It’s part of the game. Because you got to establish a certain thing. You got to establish some fear in that female in order to get that respect. You have to really show that girl — if you told that girl you was gonna kill her, when it come time to [fighting], you have to almost kill her, to beg her to say, “Daddy, no please don’t kill me.” You have to be that serious.
– Bishop Don “Magic” Juan, interview with VladTV.com, April 2013. (See video at end of post)
(*Editor’s note: “Laura Abasi,” “DJ,” and “Quinn” are not the characters’ real names. All other names in the story are real.)
In early spring of 2004, Laura Abasi stepped out the passenger side of a white Mercedes coupe and onto a red carpet. Laura, 21, didn’t have much time to get ready for the event, an album premiere party at an entertainment studio on Manhattan’s west side. It didn’t matter. DJ had walked into her room about 30 minutes before they had to leave and thrust a shopping bag at her. She slipped on its contents—a knee-length, multi-colored, long-sleeved wrap dress and strappy black stiletto heels. Both items fit perfectly. DJ knew her size—her body—better than she did.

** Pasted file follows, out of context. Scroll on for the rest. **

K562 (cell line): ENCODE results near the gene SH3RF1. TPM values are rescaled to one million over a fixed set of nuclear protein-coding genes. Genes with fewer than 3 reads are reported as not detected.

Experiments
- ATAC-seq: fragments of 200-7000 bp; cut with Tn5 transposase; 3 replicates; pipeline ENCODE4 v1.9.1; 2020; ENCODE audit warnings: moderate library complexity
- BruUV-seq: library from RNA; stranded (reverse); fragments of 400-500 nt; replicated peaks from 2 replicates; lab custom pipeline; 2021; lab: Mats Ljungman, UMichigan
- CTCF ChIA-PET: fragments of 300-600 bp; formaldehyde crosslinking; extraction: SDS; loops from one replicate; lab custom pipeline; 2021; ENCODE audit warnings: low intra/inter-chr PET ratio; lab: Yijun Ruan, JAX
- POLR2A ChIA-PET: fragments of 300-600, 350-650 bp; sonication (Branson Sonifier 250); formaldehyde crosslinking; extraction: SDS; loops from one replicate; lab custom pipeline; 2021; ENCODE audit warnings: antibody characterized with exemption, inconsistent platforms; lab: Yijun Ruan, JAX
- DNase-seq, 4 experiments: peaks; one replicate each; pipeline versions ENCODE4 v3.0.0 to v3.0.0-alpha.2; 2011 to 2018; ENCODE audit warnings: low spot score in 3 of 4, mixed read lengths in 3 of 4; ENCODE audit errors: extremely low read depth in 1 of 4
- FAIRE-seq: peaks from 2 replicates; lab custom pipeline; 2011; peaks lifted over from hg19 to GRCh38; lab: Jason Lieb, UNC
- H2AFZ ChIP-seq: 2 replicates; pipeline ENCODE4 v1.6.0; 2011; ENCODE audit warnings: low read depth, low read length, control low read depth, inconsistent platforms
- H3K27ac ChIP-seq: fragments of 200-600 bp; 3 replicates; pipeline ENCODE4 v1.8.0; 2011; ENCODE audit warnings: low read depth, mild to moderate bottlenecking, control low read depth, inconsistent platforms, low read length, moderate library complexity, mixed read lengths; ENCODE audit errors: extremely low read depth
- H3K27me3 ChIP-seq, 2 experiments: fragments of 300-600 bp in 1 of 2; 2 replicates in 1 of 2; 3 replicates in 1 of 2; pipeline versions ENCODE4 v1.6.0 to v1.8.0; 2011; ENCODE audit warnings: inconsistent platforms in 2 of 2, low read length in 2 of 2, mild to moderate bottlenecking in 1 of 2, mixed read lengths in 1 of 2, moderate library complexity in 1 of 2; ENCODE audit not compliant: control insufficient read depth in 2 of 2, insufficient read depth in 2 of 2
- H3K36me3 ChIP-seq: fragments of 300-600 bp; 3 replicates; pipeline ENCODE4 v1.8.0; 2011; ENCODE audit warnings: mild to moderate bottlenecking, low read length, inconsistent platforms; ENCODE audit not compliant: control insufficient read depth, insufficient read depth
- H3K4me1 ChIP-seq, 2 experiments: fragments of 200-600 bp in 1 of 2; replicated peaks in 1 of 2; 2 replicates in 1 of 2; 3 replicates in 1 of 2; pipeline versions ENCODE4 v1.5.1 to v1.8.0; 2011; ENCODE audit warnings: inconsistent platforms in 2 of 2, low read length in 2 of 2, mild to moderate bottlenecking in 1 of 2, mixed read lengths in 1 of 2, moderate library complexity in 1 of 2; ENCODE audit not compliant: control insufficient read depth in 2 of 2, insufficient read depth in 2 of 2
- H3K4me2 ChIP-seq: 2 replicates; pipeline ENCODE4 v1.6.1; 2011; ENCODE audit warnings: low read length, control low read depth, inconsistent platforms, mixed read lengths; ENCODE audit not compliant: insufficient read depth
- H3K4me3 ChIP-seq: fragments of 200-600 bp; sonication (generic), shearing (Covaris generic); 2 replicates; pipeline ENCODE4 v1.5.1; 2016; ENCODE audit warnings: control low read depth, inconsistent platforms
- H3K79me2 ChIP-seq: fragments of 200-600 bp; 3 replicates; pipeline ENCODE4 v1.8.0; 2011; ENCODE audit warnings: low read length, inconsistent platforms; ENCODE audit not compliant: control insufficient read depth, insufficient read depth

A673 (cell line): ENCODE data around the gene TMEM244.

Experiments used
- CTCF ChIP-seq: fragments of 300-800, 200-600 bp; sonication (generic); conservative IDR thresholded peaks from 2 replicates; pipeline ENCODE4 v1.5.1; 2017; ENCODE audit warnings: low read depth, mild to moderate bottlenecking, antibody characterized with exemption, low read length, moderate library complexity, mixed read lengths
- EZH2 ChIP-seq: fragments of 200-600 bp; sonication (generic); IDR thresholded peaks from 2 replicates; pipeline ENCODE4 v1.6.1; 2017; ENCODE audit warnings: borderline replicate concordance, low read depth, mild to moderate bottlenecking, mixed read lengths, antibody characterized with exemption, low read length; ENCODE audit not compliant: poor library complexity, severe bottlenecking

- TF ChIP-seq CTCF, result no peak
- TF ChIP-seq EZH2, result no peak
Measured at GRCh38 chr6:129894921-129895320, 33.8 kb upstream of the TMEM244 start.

At the party, DJ strode into a thicket of artists and music industry execs flitting around the crowded studio. DJ was Laura’s pimp, and he had purchased her outfit for the occasion. He knew some of the famous faces at the party through his boss, a Billboard chart-topping rapper. DJ introduced Laura to his boss and his wife, and maybe two other men in suits. Of course, DJ referred to Laura as “Amber,” her professional alias. She hadn’t heard “Laura,” her given name, since she was a teenager.
DJ’s boss knew he was a pimp. He had even cast DJ as a pimp in a recent music video, but MTV cut the scene when producers realized DJ wasn’t acting. If anyone else at the party understood or even wondered about DJ and Laura’s relationship, they didn’t indicate it.
“This is Amber,” DJ said.
Laura had turned her first trick on February 1, 2000, for a pimp named Quinn. The Kenyan-born, 5-foot-11 high school dropout thought she would become a model. At 18, she was old for a “green” prostitute—pimps usually “break” girls before they reach 14. And, with her doctor father and middle-class upbringing, Laura had seen more Volvos and college pamphlets than most trafficking victims ever would. Laura’s family emigrated to the U.S. when she was a baby and eventually settled down in a suburban part of Queens.